3 November 2014
Thirty companies agree to remove "anti-paper" claims from e-services
CHICAGO—Two Sides North America Inc’s anti-greenwash campaign is gaining traction, as the company has announced that more than 30 leading organizations have agreed to remove “anti-paper” claims from its electronic billing and other e-services.

“Many in the graphic communications industry, from family forest owners to paper mills, printers, mailers and related businesses, are tired of seeing misleading environmental claims about print and paper,” Two Sides North America president Phil Riebel said. “Our campaign has been focused on educating corporate marketers on the unique social and environmental benefits of print and paper, and to ensure that claims used to promote e-services are based on credible science and facts.”

The non-profit organization was created to promote the responsible production, use and sustainability of print and paper. Two Sides says the claims that e-services are more environmentally friendly hurts the North American economy and they do not meet the guidelines for environmental marketing established by the U.S. Federal Trade Commission (FTC) and the Competition Bureau of Canada.

Additionally Two Sides main reasons for challenging the claims are:
  • They are damaging to the North American economy and threaten jobs.   In the U.S. alone, a total of 8.4 million jobs that generate $1.3 trillion in sales revenue depend on the U.S. mailing industry, which includes paper production, printing production, related suppliers, graphic design and the handling and distribution of mail (Envelope Manufacturers Association, 2013).
  • The income landowners receive for trees grown on their land is an important incentive to maintain, sustainably manage and renew this valuable resource. If the market for their wood products is lost, there is little incentive for owners to maintain their forest land (which is then sold to developers and converted to non-forest use).  
  • Print on paper originates from a renewable resource – trees grown in responsibly managed North American forests. It is recyclable, and is the most recycled commodity with recovery rates of 63% or higher (American Forest & Paper Association, 2014).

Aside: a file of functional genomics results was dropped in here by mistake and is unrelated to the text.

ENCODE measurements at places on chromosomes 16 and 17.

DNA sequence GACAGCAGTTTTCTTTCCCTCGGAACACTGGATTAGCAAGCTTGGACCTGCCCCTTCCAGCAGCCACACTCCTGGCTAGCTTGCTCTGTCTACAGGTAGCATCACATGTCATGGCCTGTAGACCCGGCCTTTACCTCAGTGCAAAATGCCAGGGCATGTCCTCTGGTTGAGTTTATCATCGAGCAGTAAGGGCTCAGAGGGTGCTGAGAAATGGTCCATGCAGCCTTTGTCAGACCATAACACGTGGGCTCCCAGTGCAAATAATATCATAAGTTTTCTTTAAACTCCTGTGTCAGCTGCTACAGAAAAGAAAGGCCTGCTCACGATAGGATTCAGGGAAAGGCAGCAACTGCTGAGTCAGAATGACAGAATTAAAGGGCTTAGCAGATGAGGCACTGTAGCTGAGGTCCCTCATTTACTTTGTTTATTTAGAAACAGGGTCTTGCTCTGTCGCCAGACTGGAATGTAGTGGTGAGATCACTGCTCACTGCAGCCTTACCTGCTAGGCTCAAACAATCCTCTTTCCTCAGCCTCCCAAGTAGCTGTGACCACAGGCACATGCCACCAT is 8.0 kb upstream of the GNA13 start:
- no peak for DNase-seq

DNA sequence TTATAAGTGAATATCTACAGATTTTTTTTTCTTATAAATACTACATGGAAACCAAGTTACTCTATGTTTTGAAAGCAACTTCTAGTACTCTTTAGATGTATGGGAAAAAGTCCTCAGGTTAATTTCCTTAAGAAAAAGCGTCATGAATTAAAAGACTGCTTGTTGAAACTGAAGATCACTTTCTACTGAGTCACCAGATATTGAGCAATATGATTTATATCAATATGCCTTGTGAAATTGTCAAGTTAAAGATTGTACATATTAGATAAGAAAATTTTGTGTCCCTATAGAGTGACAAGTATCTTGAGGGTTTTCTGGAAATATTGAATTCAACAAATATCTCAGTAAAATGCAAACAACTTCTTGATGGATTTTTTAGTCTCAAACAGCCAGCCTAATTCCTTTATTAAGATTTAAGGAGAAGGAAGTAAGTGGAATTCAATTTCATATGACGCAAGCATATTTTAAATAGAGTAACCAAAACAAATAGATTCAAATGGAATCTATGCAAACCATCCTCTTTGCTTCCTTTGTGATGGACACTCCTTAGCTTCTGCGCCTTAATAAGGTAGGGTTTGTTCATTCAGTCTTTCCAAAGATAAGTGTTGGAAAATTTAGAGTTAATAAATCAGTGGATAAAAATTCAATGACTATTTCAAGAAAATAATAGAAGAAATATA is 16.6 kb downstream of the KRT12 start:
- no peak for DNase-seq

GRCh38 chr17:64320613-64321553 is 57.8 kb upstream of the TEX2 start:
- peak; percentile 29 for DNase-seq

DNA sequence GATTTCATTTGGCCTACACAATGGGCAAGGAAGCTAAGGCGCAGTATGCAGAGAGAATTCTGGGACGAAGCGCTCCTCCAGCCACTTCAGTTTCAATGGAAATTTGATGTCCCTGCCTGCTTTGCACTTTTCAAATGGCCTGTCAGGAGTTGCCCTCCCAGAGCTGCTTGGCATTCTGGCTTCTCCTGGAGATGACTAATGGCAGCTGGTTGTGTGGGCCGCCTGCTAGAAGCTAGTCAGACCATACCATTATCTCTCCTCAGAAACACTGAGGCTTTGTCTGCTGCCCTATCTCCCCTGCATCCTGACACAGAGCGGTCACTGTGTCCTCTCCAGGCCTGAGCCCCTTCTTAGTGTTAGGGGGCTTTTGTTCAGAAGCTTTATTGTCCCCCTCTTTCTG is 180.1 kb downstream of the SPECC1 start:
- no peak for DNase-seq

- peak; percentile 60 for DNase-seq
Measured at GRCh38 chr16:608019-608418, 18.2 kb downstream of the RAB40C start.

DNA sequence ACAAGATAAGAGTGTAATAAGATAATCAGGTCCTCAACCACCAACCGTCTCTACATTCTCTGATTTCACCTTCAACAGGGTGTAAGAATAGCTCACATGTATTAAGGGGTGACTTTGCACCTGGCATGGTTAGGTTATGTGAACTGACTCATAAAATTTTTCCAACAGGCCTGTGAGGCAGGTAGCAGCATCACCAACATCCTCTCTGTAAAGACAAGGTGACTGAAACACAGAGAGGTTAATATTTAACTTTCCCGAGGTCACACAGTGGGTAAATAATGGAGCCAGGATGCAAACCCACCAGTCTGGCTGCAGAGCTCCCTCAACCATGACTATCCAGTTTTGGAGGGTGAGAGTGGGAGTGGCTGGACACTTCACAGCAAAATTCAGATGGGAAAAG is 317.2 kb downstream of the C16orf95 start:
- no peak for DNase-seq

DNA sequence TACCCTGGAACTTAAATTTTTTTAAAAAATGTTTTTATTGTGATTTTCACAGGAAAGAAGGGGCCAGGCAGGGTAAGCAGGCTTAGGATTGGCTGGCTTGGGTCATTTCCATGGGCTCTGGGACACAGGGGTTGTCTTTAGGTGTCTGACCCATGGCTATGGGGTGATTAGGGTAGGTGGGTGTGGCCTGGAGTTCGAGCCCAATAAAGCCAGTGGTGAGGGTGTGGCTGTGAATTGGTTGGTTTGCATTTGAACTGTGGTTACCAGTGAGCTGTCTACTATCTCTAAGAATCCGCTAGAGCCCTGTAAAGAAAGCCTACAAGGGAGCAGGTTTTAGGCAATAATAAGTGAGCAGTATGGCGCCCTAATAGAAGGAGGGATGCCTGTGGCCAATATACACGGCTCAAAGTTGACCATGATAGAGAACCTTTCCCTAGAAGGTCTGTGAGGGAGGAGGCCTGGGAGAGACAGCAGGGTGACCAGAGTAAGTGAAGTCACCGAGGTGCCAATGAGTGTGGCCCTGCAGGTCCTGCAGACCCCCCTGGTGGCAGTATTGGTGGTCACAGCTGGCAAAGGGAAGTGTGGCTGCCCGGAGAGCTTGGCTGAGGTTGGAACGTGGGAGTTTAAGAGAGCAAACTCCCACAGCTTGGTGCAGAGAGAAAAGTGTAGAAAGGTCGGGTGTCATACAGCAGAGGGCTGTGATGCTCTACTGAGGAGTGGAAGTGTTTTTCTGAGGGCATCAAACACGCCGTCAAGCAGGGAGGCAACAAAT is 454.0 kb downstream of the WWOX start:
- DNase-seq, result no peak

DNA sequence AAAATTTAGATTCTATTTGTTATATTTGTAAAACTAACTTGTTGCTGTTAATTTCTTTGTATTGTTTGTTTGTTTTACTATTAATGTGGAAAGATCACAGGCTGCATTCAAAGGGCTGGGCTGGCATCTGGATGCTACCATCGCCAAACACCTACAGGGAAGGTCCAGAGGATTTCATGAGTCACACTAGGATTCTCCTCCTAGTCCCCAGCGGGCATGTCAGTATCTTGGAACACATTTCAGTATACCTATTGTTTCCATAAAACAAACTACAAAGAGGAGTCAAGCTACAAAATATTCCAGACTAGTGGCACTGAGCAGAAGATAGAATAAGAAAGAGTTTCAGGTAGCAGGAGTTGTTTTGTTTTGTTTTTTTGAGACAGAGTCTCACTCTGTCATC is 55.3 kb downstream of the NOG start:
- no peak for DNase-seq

• In North America, we grow more trees than we harvest.  Over the last six decades, total net U.S. forest area has increased by over 3% and the net volume of trees on timberland has increased by 58% (U.S. Forest Service, 2012).  In Canada, the forest cover has remained stable over the last two decades and harvest has been 44% of annual growth (Conference Board of Canada, 2014).
  • The environmental and social impacts of switching from paper to e-media are not properly or adequately considered - and they are far from negligible.  The trade‐off between the two platforms depends on conditions such as use frequency, source of energy, and end‐of‐life management of the products (P. Arnfalk, 2010). 
  • Consumer surveys found that 50% or more of U.S. respondents don’t believe, feel misled or question “Go Paperless – Save Trees” claims, and that over 80% agreed that e-billing and e-statements are being promoted to save costs (Toluna and Two Sides, 2013).
The company also cites writer Alison Moodie’s article in The Guardian, which states that electronic products also leave a carbon footprint and more research needs to be done to understand its full environmental impact before either is deemed better for the environment.
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